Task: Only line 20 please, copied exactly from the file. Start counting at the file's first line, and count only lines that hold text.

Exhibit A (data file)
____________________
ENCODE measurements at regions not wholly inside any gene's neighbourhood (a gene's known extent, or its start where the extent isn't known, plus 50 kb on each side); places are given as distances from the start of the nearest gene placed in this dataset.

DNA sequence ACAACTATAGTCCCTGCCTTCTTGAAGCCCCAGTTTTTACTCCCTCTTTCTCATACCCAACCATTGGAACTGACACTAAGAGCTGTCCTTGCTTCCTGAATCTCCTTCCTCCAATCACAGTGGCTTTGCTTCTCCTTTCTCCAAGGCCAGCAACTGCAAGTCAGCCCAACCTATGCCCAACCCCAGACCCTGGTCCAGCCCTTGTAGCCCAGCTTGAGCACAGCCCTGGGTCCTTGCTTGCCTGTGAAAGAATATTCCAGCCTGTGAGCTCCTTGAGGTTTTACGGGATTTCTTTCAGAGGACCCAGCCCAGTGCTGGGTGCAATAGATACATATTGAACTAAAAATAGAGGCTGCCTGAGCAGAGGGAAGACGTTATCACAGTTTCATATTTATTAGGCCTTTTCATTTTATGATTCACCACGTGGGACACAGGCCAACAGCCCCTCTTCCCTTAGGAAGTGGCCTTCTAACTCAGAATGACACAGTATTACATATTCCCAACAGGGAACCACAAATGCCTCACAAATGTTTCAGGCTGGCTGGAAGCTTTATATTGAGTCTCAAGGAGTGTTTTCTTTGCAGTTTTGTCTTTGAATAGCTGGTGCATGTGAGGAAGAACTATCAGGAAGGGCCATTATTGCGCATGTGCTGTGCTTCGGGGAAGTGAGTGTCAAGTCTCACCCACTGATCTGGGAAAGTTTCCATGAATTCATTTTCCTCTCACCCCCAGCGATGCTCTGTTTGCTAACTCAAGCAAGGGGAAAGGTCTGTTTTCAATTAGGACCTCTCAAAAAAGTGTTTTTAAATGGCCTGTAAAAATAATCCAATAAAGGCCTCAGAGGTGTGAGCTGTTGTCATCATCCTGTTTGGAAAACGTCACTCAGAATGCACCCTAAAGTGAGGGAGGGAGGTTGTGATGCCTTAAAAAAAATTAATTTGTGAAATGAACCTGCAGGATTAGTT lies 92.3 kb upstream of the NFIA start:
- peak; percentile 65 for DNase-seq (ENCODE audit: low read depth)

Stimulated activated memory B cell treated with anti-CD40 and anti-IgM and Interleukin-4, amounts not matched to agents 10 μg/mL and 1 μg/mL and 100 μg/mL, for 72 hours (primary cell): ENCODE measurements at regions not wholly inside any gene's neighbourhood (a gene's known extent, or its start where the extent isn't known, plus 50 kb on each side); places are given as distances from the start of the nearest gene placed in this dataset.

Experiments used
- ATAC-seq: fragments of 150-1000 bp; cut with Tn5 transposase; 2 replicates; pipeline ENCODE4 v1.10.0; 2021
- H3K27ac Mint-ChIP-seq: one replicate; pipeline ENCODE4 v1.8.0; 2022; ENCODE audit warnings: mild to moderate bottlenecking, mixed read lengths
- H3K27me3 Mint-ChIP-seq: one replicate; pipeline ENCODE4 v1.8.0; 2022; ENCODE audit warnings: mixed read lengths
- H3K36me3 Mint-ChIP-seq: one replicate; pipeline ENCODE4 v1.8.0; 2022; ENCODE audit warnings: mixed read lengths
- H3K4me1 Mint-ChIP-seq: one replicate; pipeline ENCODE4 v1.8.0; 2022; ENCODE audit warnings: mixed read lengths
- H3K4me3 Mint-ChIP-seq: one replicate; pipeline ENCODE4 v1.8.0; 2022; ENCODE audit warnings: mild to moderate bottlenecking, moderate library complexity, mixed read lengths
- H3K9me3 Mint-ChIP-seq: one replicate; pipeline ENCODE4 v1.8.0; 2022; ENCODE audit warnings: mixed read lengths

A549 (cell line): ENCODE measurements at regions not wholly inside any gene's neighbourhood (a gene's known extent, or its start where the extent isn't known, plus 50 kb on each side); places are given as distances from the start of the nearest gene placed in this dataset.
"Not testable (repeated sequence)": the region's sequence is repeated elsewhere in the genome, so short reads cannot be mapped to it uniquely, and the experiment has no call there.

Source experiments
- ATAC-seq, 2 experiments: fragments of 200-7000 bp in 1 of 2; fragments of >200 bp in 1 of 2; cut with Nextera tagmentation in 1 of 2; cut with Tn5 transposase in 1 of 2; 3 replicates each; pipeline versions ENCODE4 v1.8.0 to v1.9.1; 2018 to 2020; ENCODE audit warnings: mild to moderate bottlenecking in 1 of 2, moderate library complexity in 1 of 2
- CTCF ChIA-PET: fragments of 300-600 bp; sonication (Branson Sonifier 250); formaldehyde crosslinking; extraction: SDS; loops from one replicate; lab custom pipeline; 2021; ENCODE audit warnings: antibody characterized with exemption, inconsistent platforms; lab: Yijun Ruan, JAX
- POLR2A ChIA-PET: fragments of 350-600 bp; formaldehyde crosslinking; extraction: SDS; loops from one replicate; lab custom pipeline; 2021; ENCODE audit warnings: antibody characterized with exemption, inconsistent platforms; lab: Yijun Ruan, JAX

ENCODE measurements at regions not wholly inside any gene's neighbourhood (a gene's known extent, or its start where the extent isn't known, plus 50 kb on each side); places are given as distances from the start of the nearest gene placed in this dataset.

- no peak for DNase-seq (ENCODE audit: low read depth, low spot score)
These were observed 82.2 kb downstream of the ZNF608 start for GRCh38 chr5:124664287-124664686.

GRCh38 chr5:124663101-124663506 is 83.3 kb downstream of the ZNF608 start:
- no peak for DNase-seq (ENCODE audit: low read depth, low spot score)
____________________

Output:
- no peak for DNase-seq (ENCODE audit: low read depth, low spot score)